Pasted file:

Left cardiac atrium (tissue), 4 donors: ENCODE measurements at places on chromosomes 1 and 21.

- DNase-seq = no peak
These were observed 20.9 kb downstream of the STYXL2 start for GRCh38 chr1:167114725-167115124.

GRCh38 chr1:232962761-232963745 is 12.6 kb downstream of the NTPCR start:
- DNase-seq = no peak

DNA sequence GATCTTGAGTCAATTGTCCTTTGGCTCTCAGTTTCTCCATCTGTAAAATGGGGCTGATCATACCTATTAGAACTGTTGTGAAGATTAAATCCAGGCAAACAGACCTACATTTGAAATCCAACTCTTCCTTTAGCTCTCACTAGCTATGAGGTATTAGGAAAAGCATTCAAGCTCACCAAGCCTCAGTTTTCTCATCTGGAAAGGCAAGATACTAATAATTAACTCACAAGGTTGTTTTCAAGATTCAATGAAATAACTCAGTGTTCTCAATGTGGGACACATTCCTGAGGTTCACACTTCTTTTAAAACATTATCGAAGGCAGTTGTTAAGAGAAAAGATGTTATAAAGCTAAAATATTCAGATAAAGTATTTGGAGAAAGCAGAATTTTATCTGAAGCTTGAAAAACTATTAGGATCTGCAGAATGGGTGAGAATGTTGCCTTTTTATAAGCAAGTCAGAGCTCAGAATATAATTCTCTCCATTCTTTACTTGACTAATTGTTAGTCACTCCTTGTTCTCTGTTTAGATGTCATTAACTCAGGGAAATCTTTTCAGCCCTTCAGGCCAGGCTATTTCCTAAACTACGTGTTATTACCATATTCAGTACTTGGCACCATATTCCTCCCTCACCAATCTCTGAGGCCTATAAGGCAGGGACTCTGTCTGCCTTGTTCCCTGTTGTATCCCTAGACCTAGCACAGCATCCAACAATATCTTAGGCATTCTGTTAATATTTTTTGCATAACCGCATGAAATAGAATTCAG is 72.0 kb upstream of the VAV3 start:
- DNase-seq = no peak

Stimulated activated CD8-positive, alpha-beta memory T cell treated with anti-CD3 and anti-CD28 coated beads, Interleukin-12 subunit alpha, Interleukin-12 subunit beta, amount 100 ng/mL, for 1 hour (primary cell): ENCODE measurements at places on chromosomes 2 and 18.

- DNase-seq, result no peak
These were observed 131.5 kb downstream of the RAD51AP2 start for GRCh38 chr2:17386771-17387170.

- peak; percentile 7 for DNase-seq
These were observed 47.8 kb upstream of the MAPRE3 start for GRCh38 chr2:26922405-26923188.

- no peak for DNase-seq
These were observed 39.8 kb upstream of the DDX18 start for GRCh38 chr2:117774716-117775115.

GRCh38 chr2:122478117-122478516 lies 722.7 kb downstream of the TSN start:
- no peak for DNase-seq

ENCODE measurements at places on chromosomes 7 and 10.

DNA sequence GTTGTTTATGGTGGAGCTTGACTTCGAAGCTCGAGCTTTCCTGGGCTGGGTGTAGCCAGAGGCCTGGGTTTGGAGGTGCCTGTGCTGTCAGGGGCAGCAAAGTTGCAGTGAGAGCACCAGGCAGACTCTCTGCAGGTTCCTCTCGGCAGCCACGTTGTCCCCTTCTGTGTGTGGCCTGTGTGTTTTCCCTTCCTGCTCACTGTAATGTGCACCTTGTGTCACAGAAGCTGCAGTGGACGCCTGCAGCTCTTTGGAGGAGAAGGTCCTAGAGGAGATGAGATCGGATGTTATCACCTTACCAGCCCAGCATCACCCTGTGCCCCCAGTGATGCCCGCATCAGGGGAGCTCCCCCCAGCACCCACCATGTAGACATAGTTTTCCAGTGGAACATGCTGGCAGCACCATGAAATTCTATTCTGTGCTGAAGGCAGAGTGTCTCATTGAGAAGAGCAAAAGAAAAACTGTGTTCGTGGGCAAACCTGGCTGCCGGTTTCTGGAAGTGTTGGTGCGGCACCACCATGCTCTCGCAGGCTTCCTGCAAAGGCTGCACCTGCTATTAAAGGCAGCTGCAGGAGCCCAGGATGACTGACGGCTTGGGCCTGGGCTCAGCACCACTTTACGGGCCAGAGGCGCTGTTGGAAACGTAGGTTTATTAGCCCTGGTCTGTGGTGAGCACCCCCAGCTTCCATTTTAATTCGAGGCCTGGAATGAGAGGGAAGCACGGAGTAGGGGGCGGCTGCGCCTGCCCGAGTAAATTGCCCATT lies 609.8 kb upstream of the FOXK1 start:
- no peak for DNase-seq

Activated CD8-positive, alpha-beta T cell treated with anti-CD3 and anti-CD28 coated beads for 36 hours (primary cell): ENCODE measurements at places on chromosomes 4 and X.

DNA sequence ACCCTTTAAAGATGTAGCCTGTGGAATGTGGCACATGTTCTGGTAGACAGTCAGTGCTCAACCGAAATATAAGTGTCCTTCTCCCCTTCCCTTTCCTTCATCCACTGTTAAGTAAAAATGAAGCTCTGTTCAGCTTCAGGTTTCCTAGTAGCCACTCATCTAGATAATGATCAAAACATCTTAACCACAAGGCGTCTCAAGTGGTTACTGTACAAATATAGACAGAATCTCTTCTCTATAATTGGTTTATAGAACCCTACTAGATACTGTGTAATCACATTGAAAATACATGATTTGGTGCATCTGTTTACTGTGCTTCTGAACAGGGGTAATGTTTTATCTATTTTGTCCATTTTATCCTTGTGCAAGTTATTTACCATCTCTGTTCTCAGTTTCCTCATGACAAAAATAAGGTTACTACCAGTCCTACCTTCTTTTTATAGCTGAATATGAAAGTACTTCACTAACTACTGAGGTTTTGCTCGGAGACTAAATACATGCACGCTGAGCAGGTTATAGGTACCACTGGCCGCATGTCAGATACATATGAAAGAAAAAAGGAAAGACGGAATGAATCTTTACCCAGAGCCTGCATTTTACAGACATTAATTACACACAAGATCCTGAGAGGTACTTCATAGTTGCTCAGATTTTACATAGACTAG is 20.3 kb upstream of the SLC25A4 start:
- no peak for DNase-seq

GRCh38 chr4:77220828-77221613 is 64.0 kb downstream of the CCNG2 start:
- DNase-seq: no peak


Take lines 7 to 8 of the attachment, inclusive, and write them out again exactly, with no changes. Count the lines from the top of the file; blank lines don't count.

- DNase-seq = no peak

Stimulated activated CD8-positive, alpha-beta memory T cell treated with anti-CD3 and anti-CD28 coated beads, Interleukin-12 subunit alpha, Interleukin-12 subunit beta, amount 100 ng/mL, for 1 hour (primary cell): ENCODE measurements at places on chromosomes 2 and 18.